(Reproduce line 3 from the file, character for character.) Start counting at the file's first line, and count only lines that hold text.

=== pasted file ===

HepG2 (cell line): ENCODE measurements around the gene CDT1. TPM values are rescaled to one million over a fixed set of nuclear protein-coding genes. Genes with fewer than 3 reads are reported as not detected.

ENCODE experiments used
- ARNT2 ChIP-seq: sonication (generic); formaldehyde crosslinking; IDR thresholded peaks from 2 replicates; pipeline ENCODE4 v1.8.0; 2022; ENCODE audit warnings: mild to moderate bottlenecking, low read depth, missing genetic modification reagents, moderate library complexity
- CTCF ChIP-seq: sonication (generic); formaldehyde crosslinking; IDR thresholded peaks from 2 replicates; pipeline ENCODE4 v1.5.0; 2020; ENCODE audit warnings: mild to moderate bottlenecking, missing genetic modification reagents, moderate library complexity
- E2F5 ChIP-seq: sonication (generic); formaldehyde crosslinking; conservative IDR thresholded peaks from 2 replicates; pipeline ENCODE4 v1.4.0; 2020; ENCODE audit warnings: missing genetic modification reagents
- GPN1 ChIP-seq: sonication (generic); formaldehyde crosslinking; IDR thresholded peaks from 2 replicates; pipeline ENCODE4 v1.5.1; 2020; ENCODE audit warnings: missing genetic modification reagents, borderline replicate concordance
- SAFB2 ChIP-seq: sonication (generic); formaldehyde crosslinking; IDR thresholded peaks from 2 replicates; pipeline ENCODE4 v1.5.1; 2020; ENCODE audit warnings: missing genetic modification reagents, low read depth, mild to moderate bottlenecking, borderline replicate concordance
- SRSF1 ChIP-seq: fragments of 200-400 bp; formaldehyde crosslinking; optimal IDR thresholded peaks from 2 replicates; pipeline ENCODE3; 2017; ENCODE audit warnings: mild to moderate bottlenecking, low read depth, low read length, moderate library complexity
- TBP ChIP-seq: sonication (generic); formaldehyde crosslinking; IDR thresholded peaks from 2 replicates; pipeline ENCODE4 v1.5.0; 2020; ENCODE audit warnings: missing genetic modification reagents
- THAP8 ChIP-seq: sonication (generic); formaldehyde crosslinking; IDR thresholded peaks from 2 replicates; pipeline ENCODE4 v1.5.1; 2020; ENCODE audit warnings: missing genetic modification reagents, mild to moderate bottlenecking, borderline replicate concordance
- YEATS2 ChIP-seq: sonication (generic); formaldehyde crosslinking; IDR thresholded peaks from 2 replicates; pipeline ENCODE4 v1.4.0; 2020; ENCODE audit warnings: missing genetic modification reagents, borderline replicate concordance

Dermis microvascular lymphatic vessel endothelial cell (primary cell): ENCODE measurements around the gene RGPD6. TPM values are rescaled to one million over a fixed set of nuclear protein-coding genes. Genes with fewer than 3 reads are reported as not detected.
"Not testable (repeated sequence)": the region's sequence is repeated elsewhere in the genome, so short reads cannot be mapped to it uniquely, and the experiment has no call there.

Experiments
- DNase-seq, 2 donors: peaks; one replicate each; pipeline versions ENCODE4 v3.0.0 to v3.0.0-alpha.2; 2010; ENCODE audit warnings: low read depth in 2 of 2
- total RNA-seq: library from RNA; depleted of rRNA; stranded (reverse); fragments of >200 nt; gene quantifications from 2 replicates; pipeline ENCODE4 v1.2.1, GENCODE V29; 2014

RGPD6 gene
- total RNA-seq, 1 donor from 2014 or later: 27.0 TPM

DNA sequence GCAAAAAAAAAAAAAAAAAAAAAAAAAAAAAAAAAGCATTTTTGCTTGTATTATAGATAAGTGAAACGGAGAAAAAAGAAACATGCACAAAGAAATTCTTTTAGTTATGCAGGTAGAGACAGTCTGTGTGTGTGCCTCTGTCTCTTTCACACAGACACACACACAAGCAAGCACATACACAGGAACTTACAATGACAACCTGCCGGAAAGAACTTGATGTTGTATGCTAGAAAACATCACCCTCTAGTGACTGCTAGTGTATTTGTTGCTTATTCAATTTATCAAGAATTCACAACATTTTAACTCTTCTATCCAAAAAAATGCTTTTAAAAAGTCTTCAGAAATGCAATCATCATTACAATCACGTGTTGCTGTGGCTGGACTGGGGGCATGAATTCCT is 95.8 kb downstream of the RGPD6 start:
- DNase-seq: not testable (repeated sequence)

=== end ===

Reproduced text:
- ARNT2 ChIP-seq: sonication (generic); formaldehyde crosslinking; IDR thresholded peaks from 2 replicates; pipeline ENCODE4 v1.8.0; 2022; ENCODE audit warnings: mild to moderate bottlenecking, low read depth, missing genetic modification reagents, moderate library complexity